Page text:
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Thu, Jan 06, 2000 - Page 2 News List

Three new universities to debut

HIGHER EDUCATION A trio of facilities are to open next month in the final phase of the government's plan to raise both the quality and accessibility of tertiary education

By Stephanie Low  /  STAFF REPORTER

The Ministry of Education yesterday announced that National Taipei University and National Kaohsiung University -- which have been in the preparatory stage for several years -- will be officially established on Feb. 1, and will begin recruiting students this year.

National Chiayi University, meanwhile, a merger of the National Chiayi Institute of Technology and National Chiayi Teachers' College, will also be established on the same day, effectively creating three national-level educational institutions at the same time.

"This is going to have a deep impact on the development of higher education in Taiwan," Vice-Minister for Education Lin Chao-hsien (林昭賢) said.

The government began planning National Taipei University in 1989, but its construction was delayed until March last year after encountering problems acquiring land.

The university's headquarters are located in Sanhsia, Taipei County, on a 54.54-hectare site. When established, the Taipei campus of the Taichung-based National Chunghsing University -- consisting of the law and business schools, and the 8,000 students studying there -- will be merged with National Taipei University.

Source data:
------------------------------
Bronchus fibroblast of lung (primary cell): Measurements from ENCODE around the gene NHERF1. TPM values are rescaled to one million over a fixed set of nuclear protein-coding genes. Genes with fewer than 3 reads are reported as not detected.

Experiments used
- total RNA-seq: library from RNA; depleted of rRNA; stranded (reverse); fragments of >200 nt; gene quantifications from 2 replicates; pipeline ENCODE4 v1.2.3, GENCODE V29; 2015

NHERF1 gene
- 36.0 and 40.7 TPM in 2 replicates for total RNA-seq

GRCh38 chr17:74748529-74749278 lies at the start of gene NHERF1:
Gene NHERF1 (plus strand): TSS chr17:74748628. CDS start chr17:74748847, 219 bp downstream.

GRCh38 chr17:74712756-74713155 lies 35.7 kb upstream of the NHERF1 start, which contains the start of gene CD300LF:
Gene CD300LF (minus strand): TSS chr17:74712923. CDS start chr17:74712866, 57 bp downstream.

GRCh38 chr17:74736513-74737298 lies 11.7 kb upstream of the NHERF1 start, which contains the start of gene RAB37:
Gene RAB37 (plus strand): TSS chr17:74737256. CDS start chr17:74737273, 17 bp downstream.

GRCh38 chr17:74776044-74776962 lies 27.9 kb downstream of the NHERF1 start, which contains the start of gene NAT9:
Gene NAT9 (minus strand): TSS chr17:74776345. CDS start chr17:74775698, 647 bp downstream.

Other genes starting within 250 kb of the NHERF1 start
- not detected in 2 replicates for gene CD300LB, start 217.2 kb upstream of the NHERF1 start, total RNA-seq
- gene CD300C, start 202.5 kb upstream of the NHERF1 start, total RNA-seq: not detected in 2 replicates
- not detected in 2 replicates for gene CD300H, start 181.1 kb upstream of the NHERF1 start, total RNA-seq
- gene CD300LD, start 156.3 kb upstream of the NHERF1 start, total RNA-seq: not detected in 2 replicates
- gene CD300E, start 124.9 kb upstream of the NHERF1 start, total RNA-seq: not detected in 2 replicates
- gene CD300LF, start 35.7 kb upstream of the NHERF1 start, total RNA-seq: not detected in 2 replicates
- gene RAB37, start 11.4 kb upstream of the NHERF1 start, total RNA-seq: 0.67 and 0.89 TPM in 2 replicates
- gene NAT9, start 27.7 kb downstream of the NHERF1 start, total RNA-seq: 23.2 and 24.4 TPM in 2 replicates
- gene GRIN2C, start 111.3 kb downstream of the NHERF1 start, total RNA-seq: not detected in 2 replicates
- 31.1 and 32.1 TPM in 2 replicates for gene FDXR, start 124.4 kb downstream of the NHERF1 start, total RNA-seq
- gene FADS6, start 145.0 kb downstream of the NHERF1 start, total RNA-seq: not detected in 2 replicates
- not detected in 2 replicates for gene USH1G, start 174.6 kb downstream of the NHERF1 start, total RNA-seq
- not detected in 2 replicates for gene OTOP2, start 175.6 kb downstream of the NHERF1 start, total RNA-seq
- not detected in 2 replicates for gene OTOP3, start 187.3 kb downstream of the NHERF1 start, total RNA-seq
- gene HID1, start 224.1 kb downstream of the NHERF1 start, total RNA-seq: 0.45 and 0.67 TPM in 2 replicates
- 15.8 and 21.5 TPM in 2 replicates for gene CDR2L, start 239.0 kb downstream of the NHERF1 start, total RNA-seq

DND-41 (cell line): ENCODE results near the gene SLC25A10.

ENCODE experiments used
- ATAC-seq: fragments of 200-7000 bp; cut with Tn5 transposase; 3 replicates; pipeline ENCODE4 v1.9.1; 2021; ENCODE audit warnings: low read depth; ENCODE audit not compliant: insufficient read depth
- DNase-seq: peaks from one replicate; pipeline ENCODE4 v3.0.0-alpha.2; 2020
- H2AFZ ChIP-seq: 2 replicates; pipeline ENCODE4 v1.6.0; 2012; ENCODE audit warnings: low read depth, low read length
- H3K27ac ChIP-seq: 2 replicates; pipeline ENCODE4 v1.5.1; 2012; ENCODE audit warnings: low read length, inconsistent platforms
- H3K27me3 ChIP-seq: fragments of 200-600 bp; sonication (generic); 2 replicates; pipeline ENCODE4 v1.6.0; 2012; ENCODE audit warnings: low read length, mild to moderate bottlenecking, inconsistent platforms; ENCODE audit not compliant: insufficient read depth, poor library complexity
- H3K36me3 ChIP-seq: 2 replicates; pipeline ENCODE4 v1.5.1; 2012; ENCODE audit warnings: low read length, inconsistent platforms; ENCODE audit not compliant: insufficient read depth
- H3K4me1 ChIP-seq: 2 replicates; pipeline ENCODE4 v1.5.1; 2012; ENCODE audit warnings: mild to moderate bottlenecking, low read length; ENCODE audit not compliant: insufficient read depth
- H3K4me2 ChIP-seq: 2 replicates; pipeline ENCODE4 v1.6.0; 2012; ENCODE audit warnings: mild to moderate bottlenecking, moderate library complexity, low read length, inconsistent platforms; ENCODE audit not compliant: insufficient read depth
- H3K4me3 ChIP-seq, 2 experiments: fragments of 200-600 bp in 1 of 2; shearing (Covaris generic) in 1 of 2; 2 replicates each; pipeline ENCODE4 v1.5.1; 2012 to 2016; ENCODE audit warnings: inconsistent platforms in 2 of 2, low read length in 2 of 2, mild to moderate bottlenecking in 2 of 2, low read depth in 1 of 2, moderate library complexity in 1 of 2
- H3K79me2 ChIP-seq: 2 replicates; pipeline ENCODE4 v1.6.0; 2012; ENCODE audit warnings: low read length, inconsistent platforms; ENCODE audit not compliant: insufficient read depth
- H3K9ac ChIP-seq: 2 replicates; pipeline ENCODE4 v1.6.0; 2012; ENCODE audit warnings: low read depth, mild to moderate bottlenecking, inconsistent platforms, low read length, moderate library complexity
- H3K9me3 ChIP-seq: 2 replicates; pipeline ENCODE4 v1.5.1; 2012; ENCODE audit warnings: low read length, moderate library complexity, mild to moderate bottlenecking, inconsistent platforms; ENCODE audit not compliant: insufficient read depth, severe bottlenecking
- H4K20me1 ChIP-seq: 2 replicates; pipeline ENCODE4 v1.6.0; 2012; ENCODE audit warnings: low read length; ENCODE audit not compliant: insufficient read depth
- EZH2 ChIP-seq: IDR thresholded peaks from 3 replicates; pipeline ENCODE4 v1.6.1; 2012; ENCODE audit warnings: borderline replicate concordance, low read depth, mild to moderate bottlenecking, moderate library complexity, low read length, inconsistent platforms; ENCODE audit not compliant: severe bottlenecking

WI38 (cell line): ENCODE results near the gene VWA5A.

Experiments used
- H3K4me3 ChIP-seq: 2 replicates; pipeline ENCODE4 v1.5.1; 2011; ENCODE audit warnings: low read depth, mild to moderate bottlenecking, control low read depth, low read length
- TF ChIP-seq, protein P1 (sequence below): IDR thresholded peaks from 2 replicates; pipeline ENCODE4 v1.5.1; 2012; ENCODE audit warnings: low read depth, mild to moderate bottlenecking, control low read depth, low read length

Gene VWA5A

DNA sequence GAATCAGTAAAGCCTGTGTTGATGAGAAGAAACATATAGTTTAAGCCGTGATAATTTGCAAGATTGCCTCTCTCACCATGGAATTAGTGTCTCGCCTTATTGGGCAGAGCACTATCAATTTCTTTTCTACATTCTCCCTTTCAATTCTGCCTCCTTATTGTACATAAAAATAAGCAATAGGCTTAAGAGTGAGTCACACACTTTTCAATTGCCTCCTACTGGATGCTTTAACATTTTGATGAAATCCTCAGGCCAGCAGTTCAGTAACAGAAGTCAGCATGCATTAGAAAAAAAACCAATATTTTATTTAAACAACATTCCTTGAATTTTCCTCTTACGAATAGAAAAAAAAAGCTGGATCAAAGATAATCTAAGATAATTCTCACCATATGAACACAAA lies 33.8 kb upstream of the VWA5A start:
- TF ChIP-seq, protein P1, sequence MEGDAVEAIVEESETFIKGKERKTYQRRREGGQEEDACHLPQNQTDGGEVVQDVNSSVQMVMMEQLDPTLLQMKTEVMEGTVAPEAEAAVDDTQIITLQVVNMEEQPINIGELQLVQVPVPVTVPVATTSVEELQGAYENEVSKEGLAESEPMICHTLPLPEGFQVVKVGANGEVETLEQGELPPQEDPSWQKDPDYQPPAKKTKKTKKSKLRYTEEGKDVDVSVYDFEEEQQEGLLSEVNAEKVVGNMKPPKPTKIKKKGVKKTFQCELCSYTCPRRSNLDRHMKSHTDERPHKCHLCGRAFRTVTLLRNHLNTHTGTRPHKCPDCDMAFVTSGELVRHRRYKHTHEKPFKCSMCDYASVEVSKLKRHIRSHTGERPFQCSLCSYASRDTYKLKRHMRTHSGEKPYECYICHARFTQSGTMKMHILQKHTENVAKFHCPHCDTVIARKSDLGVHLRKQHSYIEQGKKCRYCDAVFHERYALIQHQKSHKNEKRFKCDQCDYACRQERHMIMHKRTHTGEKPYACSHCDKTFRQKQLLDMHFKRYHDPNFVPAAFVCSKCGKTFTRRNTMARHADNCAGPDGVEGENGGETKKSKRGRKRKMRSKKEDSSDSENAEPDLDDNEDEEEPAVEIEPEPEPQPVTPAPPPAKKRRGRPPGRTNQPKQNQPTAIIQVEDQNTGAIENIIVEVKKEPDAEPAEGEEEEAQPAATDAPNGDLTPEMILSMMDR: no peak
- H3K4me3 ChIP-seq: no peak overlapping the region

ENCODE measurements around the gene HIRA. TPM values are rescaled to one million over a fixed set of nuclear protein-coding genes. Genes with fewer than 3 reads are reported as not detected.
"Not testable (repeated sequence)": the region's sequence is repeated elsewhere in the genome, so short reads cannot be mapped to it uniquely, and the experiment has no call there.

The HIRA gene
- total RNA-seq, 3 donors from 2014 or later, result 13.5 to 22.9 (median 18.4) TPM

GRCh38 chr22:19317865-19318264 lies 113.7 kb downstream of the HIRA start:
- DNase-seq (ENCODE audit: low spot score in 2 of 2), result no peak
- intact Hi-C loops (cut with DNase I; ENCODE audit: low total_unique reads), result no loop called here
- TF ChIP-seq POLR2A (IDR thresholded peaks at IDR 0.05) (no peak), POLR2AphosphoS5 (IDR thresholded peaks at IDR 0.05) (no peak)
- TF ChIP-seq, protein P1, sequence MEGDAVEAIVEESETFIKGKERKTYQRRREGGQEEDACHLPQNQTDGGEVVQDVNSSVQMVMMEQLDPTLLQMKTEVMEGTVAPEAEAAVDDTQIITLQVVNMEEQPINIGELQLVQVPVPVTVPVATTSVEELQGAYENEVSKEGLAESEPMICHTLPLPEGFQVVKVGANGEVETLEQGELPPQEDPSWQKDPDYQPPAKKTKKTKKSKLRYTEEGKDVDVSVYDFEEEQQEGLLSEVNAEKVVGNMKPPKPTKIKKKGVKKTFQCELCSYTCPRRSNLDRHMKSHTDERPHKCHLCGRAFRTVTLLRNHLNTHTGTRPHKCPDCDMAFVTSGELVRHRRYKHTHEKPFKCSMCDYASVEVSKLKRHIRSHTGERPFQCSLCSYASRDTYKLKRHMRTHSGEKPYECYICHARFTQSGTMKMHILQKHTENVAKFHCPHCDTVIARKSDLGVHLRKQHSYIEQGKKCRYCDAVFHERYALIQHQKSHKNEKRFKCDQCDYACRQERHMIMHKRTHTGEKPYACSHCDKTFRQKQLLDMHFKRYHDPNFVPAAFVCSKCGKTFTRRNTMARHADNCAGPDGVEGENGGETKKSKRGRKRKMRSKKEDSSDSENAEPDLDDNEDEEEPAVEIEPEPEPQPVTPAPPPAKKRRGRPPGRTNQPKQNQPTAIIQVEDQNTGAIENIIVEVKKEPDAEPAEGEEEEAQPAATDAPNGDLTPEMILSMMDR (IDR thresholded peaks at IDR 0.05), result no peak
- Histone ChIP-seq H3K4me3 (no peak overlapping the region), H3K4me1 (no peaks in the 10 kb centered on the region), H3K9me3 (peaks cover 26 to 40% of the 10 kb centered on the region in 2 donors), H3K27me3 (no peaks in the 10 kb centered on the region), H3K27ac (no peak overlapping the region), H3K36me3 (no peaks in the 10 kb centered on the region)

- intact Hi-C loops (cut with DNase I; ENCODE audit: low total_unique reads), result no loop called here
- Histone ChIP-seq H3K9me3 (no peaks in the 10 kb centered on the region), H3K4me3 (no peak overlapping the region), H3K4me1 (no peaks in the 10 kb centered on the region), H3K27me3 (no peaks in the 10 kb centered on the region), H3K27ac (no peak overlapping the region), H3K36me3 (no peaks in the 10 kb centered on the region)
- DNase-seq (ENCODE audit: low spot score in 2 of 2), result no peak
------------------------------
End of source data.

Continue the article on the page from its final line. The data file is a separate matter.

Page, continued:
Lee Chien-hsing (李建?), director of the university's preparatory office, said the university will operate three other faculties at the Sanhsia headquarters, namely the schools of public affairs, social sciences and humanities.

Two new master's programs will be launched soon after its establishment in February, and an additional six new undergraduate programs, 13 master's programs and six doctoral programs are scheduled for launch this fall, Lee said.

"By that time, the university is expected to have over 9,000 students in total," Lee said.

National Kaohsiung University will launch six undergraduate programs with a total of 290 student enrolled in the fall.

Wang Jen-hung (?y?祐?/CHINESE>), director of National Kaohsiung University's preparatory office, said his university aims to increase the number of programs to 33 over a 10-year period, servicing a total of 15,000 students.

The university, planned since 1997, is located in the southern port city of Kaohsiung.

Lin said the education ministry strategically planned the university's construction -- its purpose being to balance the development of higher education in the northern and southern regions and to upgrade Kaohsiung's cultural standards.

"Kaohsiung plays a crucial role in Taiwan's economic miracle, but its cultural standard has lagged behind that of Taipei," Lin said.

National Taipei University and National Kaohsiung University are the last two public universities that the government plans to construct.

Considering limitations imposed by government funding, the education ministry is now trying to channel corporate funding into public universities and is encouraging the private sector to invest in the building of institutes of higher education.

The ministry is seeking to integrate existing educational resources to boost their efficiency while working to redistribute effectively limited financial resources.

It is against this background that the merger of National Chiayi Institute of Technology and National Chiayi Teachers' College took place. "The merger of public colleges will be an inevitable trend in the future, and the establishment of National Chiayi University has a symbolic meaning," Lin said.

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